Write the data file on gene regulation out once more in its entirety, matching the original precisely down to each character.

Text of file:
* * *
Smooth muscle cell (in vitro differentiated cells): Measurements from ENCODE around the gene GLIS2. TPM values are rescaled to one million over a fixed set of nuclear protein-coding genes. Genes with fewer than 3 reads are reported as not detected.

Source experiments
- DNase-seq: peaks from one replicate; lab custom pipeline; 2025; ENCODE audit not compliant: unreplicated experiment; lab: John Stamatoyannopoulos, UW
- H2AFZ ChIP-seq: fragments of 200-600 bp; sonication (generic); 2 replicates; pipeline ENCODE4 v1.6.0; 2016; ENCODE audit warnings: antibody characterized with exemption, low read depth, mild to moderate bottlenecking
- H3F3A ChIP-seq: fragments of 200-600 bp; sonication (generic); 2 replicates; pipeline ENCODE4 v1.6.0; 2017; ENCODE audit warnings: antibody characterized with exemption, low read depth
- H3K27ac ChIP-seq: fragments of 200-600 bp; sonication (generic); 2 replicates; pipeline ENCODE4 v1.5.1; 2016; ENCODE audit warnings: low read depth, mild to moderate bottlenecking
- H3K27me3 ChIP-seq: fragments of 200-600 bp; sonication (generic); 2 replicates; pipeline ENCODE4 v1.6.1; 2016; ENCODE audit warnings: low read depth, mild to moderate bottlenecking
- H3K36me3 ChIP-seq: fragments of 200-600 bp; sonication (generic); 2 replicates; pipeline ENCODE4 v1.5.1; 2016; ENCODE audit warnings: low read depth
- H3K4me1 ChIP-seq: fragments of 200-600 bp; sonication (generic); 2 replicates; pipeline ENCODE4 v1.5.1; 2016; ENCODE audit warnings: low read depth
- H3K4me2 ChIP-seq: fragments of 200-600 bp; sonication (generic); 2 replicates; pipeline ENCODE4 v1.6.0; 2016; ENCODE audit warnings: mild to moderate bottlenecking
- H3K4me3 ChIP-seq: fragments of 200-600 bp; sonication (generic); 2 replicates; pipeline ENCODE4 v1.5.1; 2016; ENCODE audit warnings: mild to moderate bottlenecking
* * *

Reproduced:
Smooth muscle cell (in vitro differentiated cells): Measurements from ENCODE around the gene GLIS2. TPM values are rescaled to one million over a fixed set of nuclear protein-coding genes. Genes with fewer than 3 reads are reported as not detected.

Source experiments
- DNase-seq: peaks from one replicate; lab custom pipeline; 2025; ENCODE audit not compliant: unreplicated experiment; lab: John Stamatoyannopoulos, UW
- H2AFZ ChIP-seq: fragments of 200-600 bp; sonication (generic); 2 replicates; pipeline ENCODE4 v1.6.0; 2016; ENCODE audit warnings: antibody characterized with exemption, low read depth, mild to moderate bottlenecking
- H3F3A ChIP-seq: fragments of 200-600 bp; sonication (generic); 2 replicates; pipeline ENCODE4 v1.6.0; 2017; ENCODE audit warnings: antibody characterized with exemption, low read depth
- H3K27ac ChIP-seq: fragments of 200-600 bp; sonication (generic); 2 replicates; pipeline ENCODE4 v1.5.1; 2016; ENCODE audit warnings: low read depth, mild to moderate bottlenecking
- H3K27me3 ChIP-seq: fragments of 200-600 bp; sonication (generic); 2 replicates; pipeline ENCODE4 v1.6.1; 2016; ENCODE audit warnings: low read depth, mild to moderate bottlenecking
- H3K36me3 ChIP-seq: fragments of 200-600 bp; sonication (generic); 2 replicates; pipeline ENCODE4 v1.5.1; 2016; ENCODE audit warnings: low read depth
- H3K4me1 ChIP-seq: fragments of 200-600 bp; sonication (generic); 2 replicates; pipeline ENCODE4 v1.5.1; 2016; ENCODE audit warnings: low read depth
- H3K4me2 ChIP-seq: fragments of 200-600 bp; sonication (generic); 2 replicates; pipeline ENCODE4 v1.6.0; 2016; ENCODE audit warnings: mild to moderate bottlenecking
- H3K4me3 ChIP-seq: fragments of 200-600 bp; sonication (generic); 2 replicates; pipeline ENCODE4 v1.5.1; 2016; ENCODE audit warnings: mild to moderate bottlenecking